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About Us / History

New times

In this era of globalization, there is a growing need for cross-border communication and logistics. Regions rather than countries are important to doing business. 

To meet these new challenges, the historic merger of Post Danmark A/S and Posten AB took place on June 24, 2009. As of May 2011, the Group is called PostNord AB.

For the first time, two national postal companies have formed a joint Group. With a total of nearly 800 years of industry experience and a strong presence locally, regionally, and globally, we have a solid foundation. With the Nordic region as our domestic market, PostNord will be the leading player in communications and logistics in northern Europe. 
 
Read more about today’s PostNord here at About us.

More about our history

Post farmers and mail carriers

Christian IV’s “Forordning om Post-Budde” (Mail Carrier Decree) was enacted in December 1624. Twelve years later the Swedish council of state approved the ”Förordning om Postbådhen” (Mail Carrier Ordinance). This was the beginning of formal postal services in both countries.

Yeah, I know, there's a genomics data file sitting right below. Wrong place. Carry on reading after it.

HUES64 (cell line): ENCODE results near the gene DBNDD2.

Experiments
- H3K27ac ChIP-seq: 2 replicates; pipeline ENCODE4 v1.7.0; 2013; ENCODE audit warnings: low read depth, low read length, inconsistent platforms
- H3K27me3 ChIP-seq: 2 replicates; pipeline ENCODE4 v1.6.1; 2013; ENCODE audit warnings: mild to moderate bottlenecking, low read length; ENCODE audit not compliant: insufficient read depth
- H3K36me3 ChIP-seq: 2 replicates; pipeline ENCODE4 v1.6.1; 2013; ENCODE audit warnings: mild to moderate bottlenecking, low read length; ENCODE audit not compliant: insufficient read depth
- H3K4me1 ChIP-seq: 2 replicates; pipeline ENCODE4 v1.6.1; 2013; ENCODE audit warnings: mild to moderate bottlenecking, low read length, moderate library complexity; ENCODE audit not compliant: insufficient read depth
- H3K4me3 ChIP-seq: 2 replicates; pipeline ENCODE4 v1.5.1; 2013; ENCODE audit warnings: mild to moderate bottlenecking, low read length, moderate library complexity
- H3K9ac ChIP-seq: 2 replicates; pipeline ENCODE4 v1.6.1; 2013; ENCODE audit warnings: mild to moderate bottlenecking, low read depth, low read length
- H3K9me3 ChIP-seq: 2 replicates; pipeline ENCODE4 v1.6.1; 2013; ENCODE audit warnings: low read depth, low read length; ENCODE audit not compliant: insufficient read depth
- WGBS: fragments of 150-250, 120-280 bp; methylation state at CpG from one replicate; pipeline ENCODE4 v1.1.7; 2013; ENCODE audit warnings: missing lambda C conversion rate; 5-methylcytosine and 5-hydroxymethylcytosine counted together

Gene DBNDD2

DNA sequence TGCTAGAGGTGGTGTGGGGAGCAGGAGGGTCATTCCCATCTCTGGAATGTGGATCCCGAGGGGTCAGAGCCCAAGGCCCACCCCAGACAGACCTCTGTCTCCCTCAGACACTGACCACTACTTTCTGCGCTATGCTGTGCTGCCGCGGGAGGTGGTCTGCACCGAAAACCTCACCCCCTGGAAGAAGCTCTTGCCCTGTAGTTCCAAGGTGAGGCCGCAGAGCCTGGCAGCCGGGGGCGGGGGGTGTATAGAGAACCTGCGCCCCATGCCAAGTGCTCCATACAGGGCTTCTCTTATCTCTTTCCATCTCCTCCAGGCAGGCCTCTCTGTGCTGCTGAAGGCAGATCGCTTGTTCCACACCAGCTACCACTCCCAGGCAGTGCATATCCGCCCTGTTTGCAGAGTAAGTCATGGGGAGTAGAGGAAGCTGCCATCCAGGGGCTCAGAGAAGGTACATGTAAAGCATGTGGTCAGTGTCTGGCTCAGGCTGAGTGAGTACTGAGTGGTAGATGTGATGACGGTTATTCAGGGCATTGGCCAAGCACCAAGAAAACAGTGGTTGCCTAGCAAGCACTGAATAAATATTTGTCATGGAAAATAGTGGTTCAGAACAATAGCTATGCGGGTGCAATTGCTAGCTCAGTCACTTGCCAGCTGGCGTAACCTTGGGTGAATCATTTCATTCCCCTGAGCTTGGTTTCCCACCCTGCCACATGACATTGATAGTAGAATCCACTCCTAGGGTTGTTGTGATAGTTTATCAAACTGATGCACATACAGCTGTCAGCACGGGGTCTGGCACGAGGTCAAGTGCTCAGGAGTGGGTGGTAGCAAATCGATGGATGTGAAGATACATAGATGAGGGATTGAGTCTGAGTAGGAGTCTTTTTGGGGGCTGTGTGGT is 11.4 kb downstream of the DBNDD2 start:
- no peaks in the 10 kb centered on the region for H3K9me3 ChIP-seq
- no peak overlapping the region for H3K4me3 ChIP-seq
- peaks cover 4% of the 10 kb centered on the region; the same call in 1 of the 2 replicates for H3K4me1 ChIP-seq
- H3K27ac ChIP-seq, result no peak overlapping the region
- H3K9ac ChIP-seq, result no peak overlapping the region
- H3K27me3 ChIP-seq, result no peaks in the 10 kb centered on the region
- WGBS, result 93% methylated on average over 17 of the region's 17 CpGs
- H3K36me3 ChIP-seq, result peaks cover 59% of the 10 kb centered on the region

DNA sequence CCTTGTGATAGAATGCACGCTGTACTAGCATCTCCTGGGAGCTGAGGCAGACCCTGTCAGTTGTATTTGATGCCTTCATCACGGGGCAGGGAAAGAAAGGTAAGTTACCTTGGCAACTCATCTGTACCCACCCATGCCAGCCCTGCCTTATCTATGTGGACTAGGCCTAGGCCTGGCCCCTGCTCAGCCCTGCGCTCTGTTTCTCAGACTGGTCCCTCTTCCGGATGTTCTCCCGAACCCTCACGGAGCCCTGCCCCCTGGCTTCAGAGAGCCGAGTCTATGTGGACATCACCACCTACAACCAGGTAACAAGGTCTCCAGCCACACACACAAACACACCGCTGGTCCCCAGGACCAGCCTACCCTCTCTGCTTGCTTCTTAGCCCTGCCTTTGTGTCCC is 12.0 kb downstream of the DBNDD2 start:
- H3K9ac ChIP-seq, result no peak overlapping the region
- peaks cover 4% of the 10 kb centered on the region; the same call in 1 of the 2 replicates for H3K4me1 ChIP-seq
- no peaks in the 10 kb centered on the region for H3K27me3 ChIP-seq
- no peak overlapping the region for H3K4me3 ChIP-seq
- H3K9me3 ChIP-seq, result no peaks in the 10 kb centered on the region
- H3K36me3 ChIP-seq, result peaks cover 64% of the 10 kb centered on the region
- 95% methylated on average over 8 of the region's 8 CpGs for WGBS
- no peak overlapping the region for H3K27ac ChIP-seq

Cross border

Sweden established a permanent post office in Hamburg in 1620. Dutchman Leonard van Sorgen was assigned the task of arranging postal service from Sweden to Hamburg.

Stamps

Englishman Rowland Hill is usually credited with inventing flat-rate postage, which was introduced in 1840 and paved the way for the use of stamps.

Railways

The Danish postal service was quick to exploit the innovation of sending post by train. The first Danish railway line between Altona and Kiel opened in 1844.

By water

Initially, the many islands comprising the country of Denmark made it difficult to establish a reliable postal service to all areas. 

Automobiles

The New York Times reported in the summer of 1904 on a commission dispatched by the Danish government in Europe to investigate the usefulness of the automobile for short postal transports. 

By air

Sending mail by air is not particularly modern – the ancient Egyptians used carrier pigeons. The bird of peace was used for postal transport through the Second World War.